Hope for a better tomorrow
This is the most crucial time to show solidarity. Rich countries do not only have a moral but also a legal duty to do so. The next WTO discussions on Indian and South African proposals will take place in March. Furthermore, pharmaceutical companies are starting to take their stand too. AstraZeneca and Johnson & Johnson are now cooperating with institutions in India and South Africa, which is now already producing vaccines.
CESCR (2020). Statement on universal and equitable access to vaccines for the coronavirus disease (COVID-19) (https://tbinternet.ohchr.org/_layouts/15/treatybodyexternal/Download.aspx?symbolno=E/C.12/2020/2&Lang=en).
Desierto, Diane. Equitable COVID Vaccine Distribution and Access: Enforcing International Legal Obligations under Economic, Social, and Cultural Rights and the Right to Development. EJIL: Talk! 2 February 2021 (https://www.ejiltalk.org/equitable-covid-vaccine-distribution-and-access-enforcing-international-legal-obligations-under-economic-social-and-cultural-rights-and-the-right-to-development/).
Elmslie, Jenifer. Vaccine Nationalism: the international community must not turn to this medically self-defeating and economically damaging practice. London School of Economics and Political Science. 24 February 2021 (https://blogs.lse.ac.uk/internationaldevelopment/2021/02/24/vaccine-nationalism/).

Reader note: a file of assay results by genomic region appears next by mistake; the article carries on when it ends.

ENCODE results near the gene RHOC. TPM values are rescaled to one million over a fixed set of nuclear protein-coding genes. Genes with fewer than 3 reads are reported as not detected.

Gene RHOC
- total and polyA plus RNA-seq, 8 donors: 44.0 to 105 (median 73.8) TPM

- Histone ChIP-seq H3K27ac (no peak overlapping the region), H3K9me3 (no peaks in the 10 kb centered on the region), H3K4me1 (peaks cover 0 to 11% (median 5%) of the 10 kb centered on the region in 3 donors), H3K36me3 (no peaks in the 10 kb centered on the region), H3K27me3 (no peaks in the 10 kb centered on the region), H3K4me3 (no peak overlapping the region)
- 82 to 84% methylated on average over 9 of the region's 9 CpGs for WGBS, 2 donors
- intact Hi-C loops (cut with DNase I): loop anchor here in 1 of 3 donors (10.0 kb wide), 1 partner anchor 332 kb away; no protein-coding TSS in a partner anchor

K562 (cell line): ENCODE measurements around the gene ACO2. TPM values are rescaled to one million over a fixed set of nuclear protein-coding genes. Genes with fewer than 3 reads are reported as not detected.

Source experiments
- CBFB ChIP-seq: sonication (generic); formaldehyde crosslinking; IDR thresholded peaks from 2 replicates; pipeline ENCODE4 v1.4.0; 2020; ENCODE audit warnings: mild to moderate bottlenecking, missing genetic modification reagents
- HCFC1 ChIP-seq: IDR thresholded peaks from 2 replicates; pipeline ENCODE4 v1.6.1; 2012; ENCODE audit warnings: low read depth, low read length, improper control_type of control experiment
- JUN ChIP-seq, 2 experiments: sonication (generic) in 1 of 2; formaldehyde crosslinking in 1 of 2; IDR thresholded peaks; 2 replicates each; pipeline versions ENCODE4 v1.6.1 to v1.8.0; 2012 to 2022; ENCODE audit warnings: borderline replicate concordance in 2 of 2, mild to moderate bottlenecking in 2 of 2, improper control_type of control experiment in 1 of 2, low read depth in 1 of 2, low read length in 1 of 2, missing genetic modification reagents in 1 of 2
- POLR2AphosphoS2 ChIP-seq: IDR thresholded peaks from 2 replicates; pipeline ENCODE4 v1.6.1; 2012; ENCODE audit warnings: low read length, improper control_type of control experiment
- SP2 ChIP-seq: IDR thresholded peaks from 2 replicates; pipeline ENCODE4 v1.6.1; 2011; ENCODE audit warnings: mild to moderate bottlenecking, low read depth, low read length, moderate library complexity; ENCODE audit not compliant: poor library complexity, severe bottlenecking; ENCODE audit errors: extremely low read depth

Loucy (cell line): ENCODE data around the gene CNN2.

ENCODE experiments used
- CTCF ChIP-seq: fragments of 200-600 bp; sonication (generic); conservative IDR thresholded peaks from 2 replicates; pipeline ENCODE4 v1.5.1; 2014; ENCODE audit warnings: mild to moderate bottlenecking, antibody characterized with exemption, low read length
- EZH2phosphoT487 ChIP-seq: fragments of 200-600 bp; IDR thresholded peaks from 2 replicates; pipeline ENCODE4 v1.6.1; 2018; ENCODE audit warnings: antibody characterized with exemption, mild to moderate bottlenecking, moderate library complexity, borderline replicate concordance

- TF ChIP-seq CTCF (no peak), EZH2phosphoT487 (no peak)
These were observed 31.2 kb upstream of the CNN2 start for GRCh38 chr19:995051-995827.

Hänel, Lisa. Coronavirus: Lack of global vaccine strategy has 'immense costs'. DW. 22 February 2021 (https://www.dw.com/en/coronavirus-lack-of-global-vaccine-strategy-has-immense-costs/a-56431354).
Perehudoff, Katrina. 5 legal questions on vaccine distribution. University of Amsterdam. 22 February 2021 (https://www.uva.nl/en/shared-content/faculteiten/en/faculteit-der-rechtsgeleerdheid/news/2021/02/five-legal-questions-on-vaccine-distribution.html?cb).
WTO (2001). Declaration on the TRIPS agreement and public health (https://www.wto.org/english/thewto_e/minist_e/min01_e/mindecl_trips_e.htm).
WTO (2020). Waiver from certain provisions of the TRIPS Agreement for the prevention, containment and treatment of COVID-19 (https://docs.wto.org/dol2fe/Pages/SS/directdoc.aspx?filename=q:/IP/C/W669.pdf&Open=True).
Covid-19 vaccines, author: Torsten Simon, 10 January 2021, Pixabay, CC0, edits: cropped.